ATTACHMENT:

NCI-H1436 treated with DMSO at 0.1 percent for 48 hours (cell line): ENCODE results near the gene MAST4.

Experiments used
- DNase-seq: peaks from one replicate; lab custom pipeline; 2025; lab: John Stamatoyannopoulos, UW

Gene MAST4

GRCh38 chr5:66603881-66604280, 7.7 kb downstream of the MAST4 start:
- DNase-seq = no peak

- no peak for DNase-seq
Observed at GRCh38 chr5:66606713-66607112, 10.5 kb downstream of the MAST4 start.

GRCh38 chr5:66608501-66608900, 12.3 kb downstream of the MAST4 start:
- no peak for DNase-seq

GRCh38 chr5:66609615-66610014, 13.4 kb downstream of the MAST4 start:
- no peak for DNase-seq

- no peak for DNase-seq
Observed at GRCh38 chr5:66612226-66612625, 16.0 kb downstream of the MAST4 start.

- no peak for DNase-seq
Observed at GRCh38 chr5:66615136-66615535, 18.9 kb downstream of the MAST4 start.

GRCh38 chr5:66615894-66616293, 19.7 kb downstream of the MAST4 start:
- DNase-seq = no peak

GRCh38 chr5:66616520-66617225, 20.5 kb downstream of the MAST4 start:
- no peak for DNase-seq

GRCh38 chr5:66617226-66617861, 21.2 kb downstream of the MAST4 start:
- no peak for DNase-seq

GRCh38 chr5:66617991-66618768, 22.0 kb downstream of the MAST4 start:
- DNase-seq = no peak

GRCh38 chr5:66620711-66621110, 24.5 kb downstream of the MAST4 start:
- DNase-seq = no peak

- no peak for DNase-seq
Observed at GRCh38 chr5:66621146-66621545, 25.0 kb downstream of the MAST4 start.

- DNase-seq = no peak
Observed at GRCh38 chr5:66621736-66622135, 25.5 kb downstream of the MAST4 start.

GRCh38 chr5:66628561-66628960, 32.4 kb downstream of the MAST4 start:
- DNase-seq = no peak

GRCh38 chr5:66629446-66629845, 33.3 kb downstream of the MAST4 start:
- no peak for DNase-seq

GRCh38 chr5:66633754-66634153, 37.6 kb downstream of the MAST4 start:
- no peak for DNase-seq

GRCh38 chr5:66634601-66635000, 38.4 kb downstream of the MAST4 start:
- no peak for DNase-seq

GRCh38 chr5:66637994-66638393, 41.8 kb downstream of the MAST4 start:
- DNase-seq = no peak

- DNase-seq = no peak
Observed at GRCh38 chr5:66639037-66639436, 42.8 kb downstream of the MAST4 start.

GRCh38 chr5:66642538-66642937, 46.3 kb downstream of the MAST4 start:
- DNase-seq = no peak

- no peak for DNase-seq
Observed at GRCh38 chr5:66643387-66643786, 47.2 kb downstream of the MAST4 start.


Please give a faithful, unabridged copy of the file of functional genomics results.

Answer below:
NCI-H1436 treated with DMSO at 0.1 percent for 48 hours (cell line): ENCODE results near the gene MAST4.

Experiments used
- DNase-seq: peaks from one replicate; lab custom pipeline; 2025; lab: John Stamatoyannopoulos, UW

Gene MAST4

GRCh38 chr5:66603881-66604280, 7.7 kb downstream of the MAST4 start:
- DNase-seq = no peak

- no peak for DNase-seq
Observed at GRCh38 chr5:66606713-66607112, 10.5 kb downstream of the MAST4 start.

GRCh38 chr5:66608501-66608900, 12.3 kb downstream of the MAST4 start:
- no peak for DNase-seq

GRCh38 chr5:66609615-66610014, 13.4 kb downstream of the MAST4 start:
- no peak for DNase-seq

- no peak for DNase-seq
Observed at GRCh38 chr5:66612226-66612625, 16.0 kb downstream of the MAST4 start.

- no peak for DNase-seq
Observed at GRCh38 chr5:66615136-66615535, 18.9 kb downstream of the MAST4 start.

GRCh38 chr5:66615894-66616293, 19.7 kb downstream of the MAST4 start:
- DNase-seq = no peak

GRCh38 chr5:66616520-66617225, 20.5 kb downstream of the MAST4 start:
- no peak for DNase-seq

GRCh38 chr5:66617226-66617861, 21.2 kb downstream of the MAST4 start:
- no peak for DNase-seq

GRCh38 chr5:66617991-66618768, 22.0 kb downstream of the MAST4 start:
- DNase-seq = no peak

GRCh38 chr5:66620711-66621110, 24.5 kb downstream of the MAST4 start:
- DNase-seq = no peak

- no peak for DNase-seq
Observed at GRCh38 chr5:66621146-66621545, 25.0 kb downstream of the MAST4 start.

- DNase-seq = no peak
Observed at GRCh38 chr5:66621736-66622135, 25.5 kb downstream of the MAST4 start.

GRCh38 chr5:66628561-66628960, 32.4 kb downstream of the MAST4 start:
- DNase-seq = no peak

GRCh38 chr5:66629446-66629845, 33.3 kb downstream of the MAST4 start:
- no peak for DNase-seq

GRCh38 chr5:66633754-66634153, 37.6 kb downstream of the MAST4 start:
- no peak for DNase-seq

GRCh38 chr5:66634601-66635000, 38.4 kb downstream of the MAST4 start:
- no peak for DNase-seq

GRCh38 chr5:66637994-66638393, 41.8 kb downstream of the MAST4 start:
- DNase-seq = no peak

- DNase-seq = no peak
Observed at GRCh38 chr5:66639037-66639436, 42.8 kb downstream of the MAST4 start.

GRCh38 chr5:66642538-66642937, 46.3 kb downstream of the MAST4 start:
- DNase-seq = no peak

- no peak for DNase-seq
Observed at GRCh38 chr5:66643387-66643786, 47.2 kb downstream of the MAST4 start.